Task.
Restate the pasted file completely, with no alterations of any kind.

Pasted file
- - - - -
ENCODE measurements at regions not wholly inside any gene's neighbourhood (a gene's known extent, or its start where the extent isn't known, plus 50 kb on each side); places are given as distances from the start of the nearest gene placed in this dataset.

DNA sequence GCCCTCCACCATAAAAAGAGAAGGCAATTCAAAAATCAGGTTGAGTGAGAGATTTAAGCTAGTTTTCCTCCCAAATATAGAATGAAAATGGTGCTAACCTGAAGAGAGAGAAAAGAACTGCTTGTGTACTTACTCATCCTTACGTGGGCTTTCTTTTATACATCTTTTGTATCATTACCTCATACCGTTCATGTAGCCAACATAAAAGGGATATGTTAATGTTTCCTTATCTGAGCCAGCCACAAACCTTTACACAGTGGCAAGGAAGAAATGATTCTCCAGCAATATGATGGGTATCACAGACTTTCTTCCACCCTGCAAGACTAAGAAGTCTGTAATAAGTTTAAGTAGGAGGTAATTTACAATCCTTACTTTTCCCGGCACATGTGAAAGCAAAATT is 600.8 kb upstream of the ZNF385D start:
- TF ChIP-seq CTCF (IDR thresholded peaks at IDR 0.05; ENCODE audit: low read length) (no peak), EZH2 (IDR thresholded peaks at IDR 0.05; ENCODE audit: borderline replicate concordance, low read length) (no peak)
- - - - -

ENCODE measurements at regions not wholly inside any gene's neighbourhood (a gene's known extent, or its start where the extent isn't known, plus 50 kb on each side); places are given as distances from the start of the nearest gene placed in this dataset.

DNA sequence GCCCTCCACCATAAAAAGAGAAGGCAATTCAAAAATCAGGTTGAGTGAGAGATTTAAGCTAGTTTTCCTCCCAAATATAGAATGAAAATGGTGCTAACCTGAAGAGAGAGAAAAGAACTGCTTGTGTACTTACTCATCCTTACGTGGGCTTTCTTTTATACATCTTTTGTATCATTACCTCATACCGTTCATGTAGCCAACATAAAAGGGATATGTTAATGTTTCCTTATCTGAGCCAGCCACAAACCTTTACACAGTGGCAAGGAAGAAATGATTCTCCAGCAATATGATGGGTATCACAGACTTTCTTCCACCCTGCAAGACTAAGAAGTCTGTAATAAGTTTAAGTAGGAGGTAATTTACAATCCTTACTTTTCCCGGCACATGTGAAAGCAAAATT is 600.8 kb upstream of the ZNF385D start:
- TF ChIP-seq CTCF (IDR thresholded peaks at IDR 0.05; ENCODE audit: low read length) (no peak), EZH2 (IDR thresholded peaks at IDR 0.05; ENCODE audit: borderline replicate concordance, low read length) (no peak)